What Fed Decision Means For Investors | ETF Trends

With the Federal Reserve announcing it will keep rates unchanged as of Wednesday, what does that mean for investors and the economy?

A divided Federal Reserve held the line on interest rates Wednesday and indicated that no cuts are coming in 2019. The decision came during a split over what the future holds and still leaves open the possibility that policy loosening could happen before the end of the year depending on how conditions unfold.

However, the central bank expects one or two rate cuts, but likely not until 2020. Despite leery wording in the post-meeting statement Wednesday, markets are still betting the Fed cuts, as soon as July.

The decision creates a potential confrontation between Fed Chairman Jerome Powell and President Donald Trump, who has been pressuring the Fed to cut rates, and has also considered firing Powell. Just Tuesday, Trump said “let’s see what he does” at the Fed meeting when asked if he still wants to demote Powell.

The stock market “would probably go up” if President Donald Trump were to remove Jerome Powell as chairman of the Federal Reserve, CNBC’s Jim Cramer speculated Wednesday. The new person “takes rates down, does what the president wants,” said the“Mad Money” host, creating a theoretical scenario. Lower interest rates are also generally better for stocks.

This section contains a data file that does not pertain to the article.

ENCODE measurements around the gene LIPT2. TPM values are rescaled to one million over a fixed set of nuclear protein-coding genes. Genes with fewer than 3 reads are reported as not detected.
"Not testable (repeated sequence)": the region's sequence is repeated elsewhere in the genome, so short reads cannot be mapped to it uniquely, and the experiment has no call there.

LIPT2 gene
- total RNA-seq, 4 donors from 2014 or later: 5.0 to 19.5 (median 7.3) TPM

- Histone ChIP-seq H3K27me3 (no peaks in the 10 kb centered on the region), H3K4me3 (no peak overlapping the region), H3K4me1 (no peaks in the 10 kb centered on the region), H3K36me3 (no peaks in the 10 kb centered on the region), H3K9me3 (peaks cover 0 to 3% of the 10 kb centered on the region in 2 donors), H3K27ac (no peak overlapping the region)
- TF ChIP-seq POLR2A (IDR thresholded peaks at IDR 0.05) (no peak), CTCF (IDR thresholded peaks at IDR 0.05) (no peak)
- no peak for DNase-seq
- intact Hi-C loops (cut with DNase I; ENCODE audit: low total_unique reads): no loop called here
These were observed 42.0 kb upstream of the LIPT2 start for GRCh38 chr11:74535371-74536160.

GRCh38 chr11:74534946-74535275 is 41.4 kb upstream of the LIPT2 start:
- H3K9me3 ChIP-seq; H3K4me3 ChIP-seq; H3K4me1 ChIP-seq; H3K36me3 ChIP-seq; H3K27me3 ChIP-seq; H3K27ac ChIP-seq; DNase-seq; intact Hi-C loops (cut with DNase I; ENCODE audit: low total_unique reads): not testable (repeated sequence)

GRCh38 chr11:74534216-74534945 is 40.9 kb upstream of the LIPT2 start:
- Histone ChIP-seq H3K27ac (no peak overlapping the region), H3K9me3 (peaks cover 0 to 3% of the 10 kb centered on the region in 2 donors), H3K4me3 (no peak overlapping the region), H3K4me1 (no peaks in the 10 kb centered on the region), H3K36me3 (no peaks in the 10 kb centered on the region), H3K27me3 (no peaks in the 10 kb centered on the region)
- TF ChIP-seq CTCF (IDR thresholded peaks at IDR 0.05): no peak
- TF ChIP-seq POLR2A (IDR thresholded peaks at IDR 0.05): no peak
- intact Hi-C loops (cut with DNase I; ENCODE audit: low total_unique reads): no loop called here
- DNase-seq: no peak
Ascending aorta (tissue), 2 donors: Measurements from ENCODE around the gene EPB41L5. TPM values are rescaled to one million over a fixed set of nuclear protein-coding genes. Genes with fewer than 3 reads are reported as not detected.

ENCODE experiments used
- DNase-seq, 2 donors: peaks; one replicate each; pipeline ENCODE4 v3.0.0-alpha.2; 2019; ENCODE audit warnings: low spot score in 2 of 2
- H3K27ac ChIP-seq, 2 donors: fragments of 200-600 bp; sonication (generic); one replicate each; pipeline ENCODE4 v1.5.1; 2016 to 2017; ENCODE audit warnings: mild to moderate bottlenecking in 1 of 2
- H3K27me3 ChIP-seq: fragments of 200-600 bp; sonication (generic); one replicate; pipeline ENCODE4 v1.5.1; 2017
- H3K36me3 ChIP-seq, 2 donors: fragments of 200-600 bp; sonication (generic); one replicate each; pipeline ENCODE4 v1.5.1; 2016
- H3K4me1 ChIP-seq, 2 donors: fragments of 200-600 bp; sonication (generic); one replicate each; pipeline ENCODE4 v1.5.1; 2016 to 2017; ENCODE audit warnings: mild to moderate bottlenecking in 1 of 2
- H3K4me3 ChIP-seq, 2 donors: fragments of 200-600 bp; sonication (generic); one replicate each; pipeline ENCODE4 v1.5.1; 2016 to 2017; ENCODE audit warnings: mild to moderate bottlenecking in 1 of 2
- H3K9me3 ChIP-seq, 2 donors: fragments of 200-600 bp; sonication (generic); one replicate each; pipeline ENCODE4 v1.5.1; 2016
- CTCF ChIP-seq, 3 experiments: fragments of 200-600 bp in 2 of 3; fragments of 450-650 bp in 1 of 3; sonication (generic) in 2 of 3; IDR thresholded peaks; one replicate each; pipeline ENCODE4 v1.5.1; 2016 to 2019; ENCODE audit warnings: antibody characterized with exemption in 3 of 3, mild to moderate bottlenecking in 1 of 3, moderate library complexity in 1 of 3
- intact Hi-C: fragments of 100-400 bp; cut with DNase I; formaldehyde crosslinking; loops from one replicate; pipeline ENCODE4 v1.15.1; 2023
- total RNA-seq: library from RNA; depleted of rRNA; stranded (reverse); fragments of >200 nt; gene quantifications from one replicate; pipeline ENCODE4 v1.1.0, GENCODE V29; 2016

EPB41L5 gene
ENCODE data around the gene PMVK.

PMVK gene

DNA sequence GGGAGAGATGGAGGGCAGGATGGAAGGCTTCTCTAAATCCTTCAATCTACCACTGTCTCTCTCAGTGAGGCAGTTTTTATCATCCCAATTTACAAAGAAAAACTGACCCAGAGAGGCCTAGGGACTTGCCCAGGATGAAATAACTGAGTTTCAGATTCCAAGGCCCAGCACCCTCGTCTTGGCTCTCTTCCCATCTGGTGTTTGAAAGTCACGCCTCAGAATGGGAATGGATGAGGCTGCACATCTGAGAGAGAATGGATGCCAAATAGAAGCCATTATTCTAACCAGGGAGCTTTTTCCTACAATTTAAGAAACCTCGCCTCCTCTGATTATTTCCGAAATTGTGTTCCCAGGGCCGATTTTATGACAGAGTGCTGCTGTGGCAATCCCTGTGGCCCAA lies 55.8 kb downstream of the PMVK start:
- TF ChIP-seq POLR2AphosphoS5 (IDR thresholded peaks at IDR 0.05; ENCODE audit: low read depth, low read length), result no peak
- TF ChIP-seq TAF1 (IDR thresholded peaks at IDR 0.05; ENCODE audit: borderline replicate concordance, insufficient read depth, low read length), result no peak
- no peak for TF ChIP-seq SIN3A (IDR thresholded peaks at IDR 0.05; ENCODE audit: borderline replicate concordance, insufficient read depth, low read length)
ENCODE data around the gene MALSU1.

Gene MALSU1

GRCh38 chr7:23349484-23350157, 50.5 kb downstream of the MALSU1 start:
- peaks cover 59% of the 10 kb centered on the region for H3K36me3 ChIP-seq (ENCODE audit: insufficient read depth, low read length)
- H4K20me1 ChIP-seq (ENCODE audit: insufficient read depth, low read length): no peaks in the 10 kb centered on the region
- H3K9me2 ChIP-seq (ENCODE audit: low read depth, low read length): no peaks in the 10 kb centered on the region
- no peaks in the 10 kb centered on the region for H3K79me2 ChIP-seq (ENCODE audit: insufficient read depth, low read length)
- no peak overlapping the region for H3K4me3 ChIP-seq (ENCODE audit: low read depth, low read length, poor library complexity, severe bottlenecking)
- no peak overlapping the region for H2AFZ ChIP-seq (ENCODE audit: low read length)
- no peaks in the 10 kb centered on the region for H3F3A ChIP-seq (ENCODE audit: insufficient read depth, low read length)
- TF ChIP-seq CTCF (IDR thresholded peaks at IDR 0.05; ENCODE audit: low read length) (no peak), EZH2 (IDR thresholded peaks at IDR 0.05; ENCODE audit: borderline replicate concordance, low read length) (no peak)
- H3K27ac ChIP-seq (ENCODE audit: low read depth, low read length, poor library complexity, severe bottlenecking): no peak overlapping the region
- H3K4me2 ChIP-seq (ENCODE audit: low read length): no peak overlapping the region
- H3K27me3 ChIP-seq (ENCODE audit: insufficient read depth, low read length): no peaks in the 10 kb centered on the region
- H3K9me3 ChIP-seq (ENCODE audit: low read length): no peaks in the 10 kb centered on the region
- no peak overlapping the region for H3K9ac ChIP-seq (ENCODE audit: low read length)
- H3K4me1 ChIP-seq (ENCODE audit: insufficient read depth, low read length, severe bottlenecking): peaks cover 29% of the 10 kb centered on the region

But for the time being, rates will remain unchanged, which despite investor disappointment, generally signals the Fed believes the economy is growing properly and is healthy, or at least not ailing.

The good news for consumers is that the so-called Powell Pivot may mean a respite in escalating borrowing costs, which can impact your mortgage, home equity loan, credit card, student loan tab and car payment, making home mortgages potentially more attractive, and stockpiling cash in a savings account a better option than it has in years.

But for those investors looking for better returns on their capital, it could mean looking into dividend paying ETFs like iShares Residential Real Estate ETF (REZ), with a yield of 3.15%, the ProShares S&P 500 Dividend Aristocrats (NOBL) or the iShares U.S. Home Construction ETF (ITB).

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